2015 NFL Draft Outcomes

This picture hardly does it justice. The stage in Chicago's Auditorium Theatre took on new life during the actual event. (NFL.com)

This picture hardly does it justice. The stage in Chicago’s Auditorium Theatre took on new life during the actual event. (NFL.com)

Quite some time ago, we published a mock draft for the first round of the 2015 NFL Draft, in which we looked at each team’s needs as well as the free agency signings and trades up to that point in order to decide who each team might have drafted. Our mock draft was 15.6% accurate, which is not particularly high (although is still higher than mock drafts published by at least a few writers at mainstream news outlets). Of course, some of these selections, such as Jameis Winston, Marcus Mariota, and Amari Cooper were fairly intuitive.

Many watched the NFL Draft on TV, if for no other reason than to see the new stage (this is the first year since 2006 that it was not held at Radio City Music Hall). Now that a couple of days have passed since the end of the draft, we can take a look at each team’s selections and see how they might benefit from the player they drafted. We will not just be looking at the first round, but rather at all seven. We may not mention every single player drafted, but we will do our best to account for the picks that will do the most for each team or which made the biggest stir in the press.

NOTE: There are a couple of names we’ve mentioned in the past that you will not be seeing anywhere below. First of all, Harvard OLB Zack Hodges, a player we already believed to be undervalued, was not even drafted. He has now been signed by the Indianapolis Colts.

And if you have not been keeping up with the news, you might be upset to find that LSU OT La’el Collins is also not on this list. He opted out of the draft because he would not be available due to a meeting with the police over the shooting of a pregnant woman in Baton Rouge. Don’t worry, he is not a suspect. Unfortunately, his original plan to enter the draft again in 2016 does not conform to the rules of the NFL Draft. He is now able to try his luck in free agency, rather than waiting to be assigned to a team next year.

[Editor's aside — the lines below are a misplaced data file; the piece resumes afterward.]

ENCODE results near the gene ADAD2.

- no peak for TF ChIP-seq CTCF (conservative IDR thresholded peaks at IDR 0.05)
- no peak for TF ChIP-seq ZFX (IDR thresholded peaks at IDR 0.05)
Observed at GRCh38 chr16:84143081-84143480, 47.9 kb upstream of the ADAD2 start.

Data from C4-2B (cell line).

Round One

Jameis Winston and Marcus Mariota at the Scouting Combine. Believe it or not, two Heisman-winning QBs getting drafted first and second isn’t as common as some might think. (Brian Spurlock/USA Today Sports).

Jameis Winston and Marcus Mariota at the NFL Scouting Combine in Indianapolis. Believe it or not, two Heisman-winning QBs getting drafted first and second isn’t as common as some might think. (Brian Spurlock/USA TODAY Sports).

The 2015 NFL Draft was off the a strong start from the very beginning, when Heisman-winning QBs Jameis Winston and Marcus Mariota were drafted first and second by the Tampa Bay Buccaneers and the Tennessee Titans, respectively. While we have previously covered a couple of reasons that Jameis Winston might have some character defects that could cause trouble in the long run, his first overall selection did not surprise too many people. Mariota, who has set a record in the Pac-12 conference for getting 58 touchdowns in one season, was also not too surprising. If Mariota can maintain his current stats, and if Winston can overcome some of his character issues, both players should help their respective teams to perform a little better during the 2015-2016 season.

The third pick of the first round saw Florida DE Dante Fowler, Jr. selected by the Jacksonville Jaguars. Fowler can show impressive speed for his weight, having managed a number of sacks during his college career. This should make him a solid addition to the team. The fourth pick of the round saw the Oakland Raiders selecting WR Amari Cooper, something we had predicted in our mock draft. Not only was he the best receiver in the NCAA last year, but he should finally give current QB Derek Carr a pair of hands that’ll complement his passing game.

We hadn’t predicted the Washington Redskins drafted Iowa OT Brandon Scherff as the fifth pick overall, nor had we predicted the New York Jets acquiring USC DE Leonard Williams. Even so, both picks should fare promising for their respective teams. Washington needs a player as long and heavy as Scherff to help protect their QB on the line, and the Jets managed to nab a player with even more career sacks than Fowler. The Chicago Bears also made a solid pick in acquiring WR Kevin White, the third-best receiver in the NCAA last year.